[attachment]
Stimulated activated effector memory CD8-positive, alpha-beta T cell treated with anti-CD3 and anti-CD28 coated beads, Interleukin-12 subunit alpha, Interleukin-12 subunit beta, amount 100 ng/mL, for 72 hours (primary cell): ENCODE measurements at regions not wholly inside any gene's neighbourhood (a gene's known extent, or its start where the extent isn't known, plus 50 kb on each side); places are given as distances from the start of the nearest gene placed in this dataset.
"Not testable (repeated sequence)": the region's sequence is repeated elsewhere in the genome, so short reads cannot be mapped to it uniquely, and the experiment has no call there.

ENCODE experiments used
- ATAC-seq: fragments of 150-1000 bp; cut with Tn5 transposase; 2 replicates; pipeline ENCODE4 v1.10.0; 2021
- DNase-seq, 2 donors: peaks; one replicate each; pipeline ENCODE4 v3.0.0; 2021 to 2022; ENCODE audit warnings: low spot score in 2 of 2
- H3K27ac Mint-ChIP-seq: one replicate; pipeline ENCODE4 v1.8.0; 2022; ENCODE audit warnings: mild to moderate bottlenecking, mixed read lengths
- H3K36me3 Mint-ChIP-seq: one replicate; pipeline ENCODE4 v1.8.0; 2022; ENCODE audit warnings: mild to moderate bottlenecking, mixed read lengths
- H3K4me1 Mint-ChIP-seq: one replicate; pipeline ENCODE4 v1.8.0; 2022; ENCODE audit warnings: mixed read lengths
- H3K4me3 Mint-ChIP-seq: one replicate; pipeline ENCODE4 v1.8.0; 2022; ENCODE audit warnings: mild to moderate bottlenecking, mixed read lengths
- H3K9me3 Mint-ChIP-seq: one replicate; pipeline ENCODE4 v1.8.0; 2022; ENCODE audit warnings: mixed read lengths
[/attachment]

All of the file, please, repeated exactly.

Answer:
Stimulated activated effector memory CD8-positive, alpha-beta T cell treated with anti-CD3 and anti-CD28 coated beads, Interleukin-12 subunit alpha, Interleukin-12 subunit beta, amount 100 ng/mL, for 72 hours (primary cell): ENCODE measurements at regions not wholly inside any gene's neighbourhood (a gene's known extent, or its start where the extent isn't known, plus 50 kb on each side); places are given as distances from the start of the nearest gene placed in this dataset.
"Not testable (repeated sequence)": the region's sequence is repeated elsewhere in the genome, so short reads cannot be mapped to it uniquely, and the experiment has no call there.

ENCODE experiments used
- ATAC-seq: fragments of 150-1000 bp; cut with Tn5 transposase; 2 replicates; pipeline ENCODE4 v1.10.0; 2021
- DNase-seq, 2 donors: peaks; one replicate each; pipeline ENCODE4 v3.0.0; 2021 to 2022; ENCODE audit warnings: low spot score in 2 of 2
- H3K27ac Mint-ChIP-seq: one replicate; pipeline ENCODE4 v1.8.0; 2022; ENCODE audit warnings: mild to moderate bottlenecking, mixed read lengths
- H3K36me3 Mint-ChIP-seq: one replicate; pipeline ENCODE4 v1.8.0; 2022; ENCODE audit warnings: mild to moderate bottlenecking, mixed read lengths
- H3K4me1 Mint-ChIP-seq: one replicate; pipeline ENCODE4 v1.8.0; 2022; ENCODE audit warnings: mixed read lengths
- H3K4me3 Mint-ChIP-seq: one replicate; pipeline ENCODE4 v1.8.0; 2022; ENCODE audit warnings: mild to moderate bottlenecking, mixed read lengths
- H3K9me3 Mint-ChIP-seq: one replicate; pipeline ENCODE4 v1.8.0; 2022; ENCODE audit warnings: mixed read lengths